Wake Up and Smell The Ashes

Estimated Reading Time: 6.15 minutes.

Hope felt the change. She put what strength she had left into it. Every last ounce of strength she had. Sucking the light out from her world to give it to him.

The darkness.

So cold.

XavLab, Recovery, Chapter 6

Anyone can die

In a world of fantasy, the horrifying truth is that death is an inevitability. The only reason that a lot of main characters survive that kind of strange and dangerous world is plot armour, and as many readers of my own books have discovered I prefer it when plot armour is only paper thin.

Anyone can die, at any time.

This isn't intended as some kind of emotional manipulation of the reader, to make them feel more deeply invested in the story, though it can obviously result in it. I truly hate writing the aftermath of a main character's death, because I feel it more keenly than most readers will. I know my characters, and their death can still feel like a loss.

The simple fact of the matter is that a character who always manages to survive, through their own actions or through some kind of divine intervention, is not a realistic one for most of the worlds that I design. Sometimes I write myself into a corner where the logical conclusion is that character's death. Some writers will then go out of their way, rewriting to give the character an edge, or introducing someone else who can save the day, and so on.

That kind of rewriting isn't subtle. It doesn't fit with the overarching narratives, and you can often tell that the only reason a character exists is so that one the authour is more deeply invested in doesn't have to die.

So, when logic dictates that a character should die... In most of my stories... They die.

This leads you to the inevitable - how to handle the aftermath?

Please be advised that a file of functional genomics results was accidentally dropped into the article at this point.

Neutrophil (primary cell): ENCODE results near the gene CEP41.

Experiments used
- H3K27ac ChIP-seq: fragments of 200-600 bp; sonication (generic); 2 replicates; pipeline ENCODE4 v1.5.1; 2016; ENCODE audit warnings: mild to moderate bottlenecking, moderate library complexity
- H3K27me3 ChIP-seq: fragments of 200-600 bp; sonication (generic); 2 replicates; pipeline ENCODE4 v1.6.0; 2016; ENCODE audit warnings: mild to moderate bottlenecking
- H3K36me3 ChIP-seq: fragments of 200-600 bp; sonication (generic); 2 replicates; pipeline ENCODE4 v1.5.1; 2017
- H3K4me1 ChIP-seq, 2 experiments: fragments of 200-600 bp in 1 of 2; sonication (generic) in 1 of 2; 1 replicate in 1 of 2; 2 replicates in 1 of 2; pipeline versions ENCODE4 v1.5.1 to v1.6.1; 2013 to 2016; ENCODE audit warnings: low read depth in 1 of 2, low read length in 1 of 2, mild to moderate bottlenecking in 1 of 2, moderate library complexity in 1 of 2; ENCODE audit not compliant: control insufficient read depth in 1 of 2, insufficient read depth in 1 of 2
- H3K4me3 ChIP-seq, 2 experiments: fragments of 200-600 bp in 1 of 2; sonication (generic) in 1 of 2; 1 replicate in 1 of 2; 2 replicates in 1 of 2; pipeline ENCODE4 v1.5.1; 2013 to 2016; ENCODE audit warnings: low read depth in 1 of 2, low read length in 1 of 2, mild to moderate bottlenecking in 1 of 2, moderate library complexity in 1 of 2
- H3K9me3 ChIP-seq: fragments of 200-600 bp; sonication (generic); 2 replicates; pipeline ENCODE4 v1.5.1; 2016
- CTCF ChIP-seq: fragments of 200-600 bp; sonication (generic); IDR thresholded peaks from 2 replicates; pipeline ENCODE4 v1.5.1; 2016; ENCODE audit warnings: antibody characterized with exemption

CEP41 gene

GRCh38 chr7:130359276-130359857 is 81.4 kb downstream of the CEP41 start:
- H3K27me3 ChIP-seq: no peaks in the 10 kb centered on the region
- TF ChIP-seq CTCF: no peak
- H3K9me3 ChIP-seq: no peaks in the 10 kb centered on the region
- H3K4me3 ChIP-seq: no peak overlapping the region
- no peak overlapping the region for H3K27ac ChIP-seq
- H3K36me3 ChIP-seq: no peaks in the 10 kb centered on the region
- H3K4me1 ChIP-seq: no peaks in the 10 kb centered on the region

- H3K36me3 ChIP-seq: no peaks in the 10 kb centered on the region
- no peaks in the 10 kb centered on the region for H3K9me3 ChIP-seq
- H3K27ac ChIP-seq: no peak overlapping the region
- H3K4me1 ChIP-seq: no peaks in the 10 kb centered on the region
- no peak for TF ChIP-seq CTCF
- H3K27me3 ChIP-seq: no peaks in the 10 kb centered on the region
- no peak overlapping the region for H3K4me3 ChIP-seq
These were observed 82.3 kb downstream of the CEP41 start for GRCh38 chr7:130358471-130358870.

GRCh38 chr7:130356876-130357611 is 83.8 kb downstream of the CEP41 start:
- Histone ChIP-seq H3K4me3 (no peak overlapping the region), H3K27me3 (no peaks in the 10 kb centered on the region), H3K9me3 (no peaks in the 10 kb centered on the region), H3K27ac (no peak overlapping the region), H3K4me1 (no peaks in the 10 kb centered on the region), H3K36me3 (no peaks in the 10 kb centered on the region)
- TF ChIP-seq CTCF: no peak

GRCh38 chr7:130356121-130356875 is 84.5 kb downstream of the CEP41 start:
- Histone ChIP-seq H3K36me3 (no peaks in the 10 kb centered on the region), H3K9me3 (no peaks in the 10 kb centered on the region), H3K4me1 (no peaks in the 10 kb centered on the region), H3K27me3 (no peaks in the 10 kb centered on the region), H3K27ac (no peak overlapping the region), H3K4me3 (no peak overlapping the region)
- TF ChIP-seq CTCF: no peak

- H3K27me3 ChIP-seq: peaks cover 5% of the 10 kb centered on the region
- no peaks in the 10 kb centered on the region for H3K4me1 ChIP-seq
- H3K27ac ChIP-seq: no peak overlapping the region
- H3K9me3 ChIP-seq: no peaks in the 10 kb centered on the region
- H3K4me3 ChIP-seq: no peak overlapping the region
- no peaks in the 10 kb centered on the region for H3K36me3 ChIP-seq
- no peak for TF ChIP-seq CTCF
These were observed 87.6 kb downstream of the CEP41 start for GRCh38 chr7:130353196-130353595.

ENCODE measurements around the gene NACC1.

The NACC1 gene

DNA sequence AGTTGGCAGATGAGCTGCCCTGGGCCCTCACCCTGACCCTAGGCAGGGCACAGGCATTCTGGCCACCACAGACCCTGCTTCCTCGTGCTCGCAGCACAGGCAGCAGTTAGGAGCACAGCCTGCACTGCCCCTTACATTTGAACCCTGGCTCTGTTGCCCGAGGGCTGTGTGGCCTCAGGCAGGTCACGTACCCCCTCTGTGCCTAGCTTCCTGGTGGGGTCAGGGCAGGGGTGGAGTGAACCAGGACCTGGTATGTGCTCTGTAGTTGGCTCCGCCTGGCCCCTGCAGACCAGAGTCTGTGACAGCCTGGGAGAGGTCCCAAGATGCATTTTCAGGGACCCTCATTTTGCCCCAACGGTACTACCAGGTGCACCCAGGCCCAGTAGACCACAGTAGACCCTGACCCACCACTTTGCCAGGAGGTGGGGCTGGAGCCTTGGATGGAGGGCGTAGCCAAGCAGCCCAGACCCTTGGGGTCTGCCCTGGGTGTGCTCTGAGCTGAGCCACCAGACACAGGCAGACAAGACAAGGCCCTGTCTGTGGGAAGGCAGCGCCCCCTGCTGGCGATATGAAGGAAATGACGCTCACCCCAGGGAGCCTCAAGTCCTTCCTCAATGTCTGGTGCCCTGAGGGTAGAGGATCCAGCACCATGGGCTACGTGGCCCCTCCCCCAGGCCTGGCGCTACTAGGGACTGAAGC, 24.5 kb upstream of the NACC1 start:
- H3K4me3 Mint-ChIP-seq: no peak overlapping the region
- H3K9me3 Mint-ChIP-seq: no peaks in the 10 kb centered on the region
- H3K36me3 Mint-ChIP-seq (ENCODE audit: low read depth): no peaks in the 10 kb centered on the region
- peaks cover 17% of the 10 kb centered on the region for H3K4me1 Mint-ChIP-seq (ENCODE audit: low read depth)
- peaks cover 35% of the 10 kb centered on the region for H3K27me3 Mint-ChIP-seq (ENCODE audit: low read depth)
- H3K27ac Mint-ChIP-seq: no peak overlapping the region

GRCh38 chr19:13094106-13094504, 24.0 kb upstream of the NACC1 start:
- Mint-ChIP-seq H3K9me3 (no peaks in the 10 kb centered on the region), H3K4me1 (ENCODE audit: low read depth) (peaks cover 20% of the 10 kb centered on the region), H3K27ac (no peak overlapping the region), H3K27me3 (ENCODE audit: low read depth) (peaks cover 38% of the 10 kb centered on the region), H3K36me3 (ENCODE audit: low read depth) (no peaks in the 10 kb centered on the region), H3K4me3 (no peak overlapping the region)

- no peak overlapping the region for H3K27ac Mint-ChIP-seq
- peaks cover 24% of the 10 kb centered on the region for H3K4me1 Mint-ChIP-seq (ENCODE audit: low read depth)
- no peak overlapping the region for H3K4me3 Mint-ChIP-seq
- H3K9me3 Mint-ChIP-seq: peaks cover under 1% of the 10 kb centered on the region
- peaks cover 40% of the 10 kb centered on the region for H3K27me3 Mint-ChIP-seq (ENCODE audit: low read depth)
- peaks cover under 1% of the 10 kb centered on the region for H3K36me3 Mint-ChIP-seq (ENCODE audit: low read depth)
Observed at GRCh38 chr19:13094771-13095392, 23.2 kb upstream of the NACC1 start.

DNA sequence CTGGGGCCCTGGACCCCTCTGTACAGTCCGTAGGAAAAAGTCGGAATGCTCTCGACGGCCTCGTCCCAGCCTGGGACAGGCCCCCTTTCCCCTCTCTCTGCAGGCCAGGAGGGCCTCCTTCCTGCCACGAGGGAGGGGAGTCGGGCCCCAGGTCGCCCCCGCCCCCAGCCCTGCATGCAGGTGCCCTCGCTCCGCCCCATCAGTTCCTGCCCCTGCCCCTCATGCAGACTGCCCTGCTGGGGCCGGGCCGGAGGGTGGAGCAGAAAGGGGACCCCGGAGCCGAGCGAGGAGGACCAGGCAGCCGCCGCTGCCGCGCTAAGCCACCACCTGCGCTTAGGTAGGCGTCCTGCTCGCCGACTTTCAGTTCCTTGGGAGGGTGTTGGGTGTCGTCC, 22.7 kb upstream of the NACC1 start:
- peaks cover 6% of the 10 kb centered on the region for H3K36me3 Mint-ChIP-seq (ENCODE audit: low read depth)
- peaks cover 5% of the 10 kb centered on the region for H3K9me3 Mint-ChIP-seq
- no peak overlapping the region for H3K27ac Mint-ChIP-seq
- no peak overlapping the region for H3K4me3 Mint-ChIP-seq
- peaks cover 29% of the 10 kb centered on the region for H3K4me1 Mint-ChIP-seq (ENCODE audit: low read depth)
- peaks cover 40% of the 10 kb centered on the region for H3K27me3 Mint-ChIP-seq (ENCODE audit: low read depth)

The aftermath of a character dying is far more important than the death itself, in writing.

How everyone else reacts sets up their own arcs, and controls how important that death is for the reader. Sometimes the context of the death forces you to delay mourning - especially if they die in battle. Sometimes knowledge of their death can be significantly delayed.

However, the longer you delay facing mourning, the more disconnected from that emotion that the reader will be, and the more they'll just want to skip over the moping of everyone else. Controlling when and how your characters are confronted with the death of someone else is a very delicate balancing act.

If, for example, most characters find out and go through their process, but one doesn't learn about the death for some reason, until later on, then the last one to find out generally seems to come across as childish. Especially if they react at all in anger - which is a totally understandable response.

The problems of aftermath in a tale is that though your characters must have realistic responses, they can only have a subset of realistic responses, in a subset of contexts. They can't be completely realistic.

Then, of course, you have the tropes. Depression arcs are the origin stories of so many villains, or anti-heroes, that the reader can yawn their way through what is supposed to be a harsh and gritty time. Over used tropes should generally be avoided like the plague. (Though, they can have their place - especially if you're setting up to subvert another trope down the line).

One of the hardest parts of the aftermath that I find to balance is the lasting impacts. I generally only take a chapter or so to examine the immediate impacts, and review how each character is coping with an event, but they will continue coping in their own way, developing slowly, right up until the last page of the book.